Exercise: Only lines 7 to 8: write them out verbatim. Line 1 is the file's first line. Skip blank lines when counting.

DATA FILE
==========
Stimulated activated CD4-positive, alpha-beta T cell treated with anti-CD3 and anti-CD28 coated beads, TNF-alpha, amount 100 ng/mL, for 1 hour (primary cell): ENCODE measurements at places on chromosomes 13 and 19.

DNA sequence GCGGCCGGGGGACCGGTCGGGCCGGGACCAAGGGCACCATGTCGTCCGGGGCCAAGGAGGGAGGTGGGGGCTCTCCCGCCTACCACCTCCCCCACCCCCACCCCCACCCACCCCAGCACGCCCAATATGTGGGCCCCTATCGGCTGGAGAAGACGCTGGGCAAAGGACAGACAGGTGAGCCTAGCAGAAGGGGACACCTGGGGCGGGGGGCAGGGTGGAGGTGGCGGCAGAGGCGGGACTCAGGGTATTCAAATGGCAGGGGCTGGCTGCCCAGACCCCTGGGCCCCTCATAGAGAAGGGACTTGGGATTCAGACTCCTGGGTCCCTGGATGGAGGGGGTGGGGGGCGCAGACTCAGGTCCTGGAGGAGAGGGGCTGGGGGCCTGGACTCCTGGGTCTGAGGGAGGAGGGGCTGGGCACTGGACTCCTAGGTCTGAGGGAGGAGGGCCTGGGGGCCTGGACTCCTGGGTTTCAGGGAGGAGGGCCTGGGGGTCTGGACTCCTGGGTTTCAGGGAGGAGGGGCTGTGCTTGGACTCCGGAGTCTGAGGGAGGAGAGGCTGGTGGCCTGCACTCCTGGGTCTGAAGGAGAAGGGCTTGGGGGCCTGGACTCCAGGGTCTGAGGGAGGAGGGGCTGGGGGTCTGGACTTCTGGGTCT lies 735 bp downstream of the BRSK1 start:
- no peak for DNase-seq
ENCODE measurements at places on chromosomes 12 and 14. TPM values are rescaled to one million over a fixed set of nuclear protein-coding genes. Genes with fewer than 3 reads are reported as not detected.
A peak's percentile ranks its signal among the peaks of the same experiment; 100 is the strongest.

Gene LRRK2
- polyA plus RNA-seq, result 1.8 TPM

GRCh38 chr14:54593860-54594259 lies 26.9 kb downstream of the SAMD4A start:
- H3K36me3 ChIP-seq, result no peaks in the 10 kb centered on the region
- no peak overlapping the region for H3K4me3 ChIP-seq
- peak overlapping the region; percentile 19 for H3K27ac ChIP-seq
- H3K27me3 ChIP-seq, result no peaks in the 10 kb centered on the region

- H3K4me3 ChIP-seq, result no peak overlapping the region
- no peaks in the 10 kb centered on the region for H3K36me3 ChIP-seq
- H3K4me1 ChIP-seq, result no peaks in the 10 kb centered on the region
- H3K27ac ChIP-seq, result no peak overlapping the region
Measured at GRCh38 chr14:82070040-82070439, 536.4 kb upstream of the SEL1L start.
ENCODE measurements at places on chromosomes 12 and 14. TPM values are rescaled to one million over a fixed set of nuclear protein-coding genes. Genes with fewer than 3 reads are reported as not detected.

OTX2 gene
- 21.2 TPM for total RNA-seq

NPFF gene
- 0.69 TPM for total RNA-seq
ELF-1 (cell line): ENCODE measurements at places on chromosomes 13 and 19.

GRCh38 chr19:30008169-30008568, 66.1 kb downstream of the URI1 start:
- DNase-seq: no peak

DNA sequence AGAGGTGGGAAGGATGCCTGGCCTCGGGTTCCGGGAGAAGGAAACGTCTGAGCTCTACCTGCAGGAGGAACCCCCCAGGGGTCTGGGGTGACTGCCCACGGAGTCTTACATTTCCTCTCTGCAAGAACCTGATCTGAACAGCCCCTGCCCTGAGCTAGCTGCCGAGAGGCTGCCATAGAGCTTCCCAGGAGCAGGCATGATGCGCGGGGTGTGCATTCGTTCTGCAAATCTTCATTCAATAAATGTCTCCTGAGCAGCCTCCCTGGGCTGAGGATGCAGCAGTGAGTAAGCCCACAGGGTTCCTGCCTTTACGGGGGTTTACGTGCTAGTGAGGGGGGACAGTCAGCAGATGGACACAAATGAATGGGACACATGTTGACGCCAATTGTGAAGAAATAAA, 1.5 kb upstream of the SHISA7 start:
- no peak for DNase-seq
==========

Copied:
- polyA plus RNA-seq, result 1.8 TPM

GRCh38 chr14:54593860-54594259 lies 26.9 kb downstream of the SAMD4A start: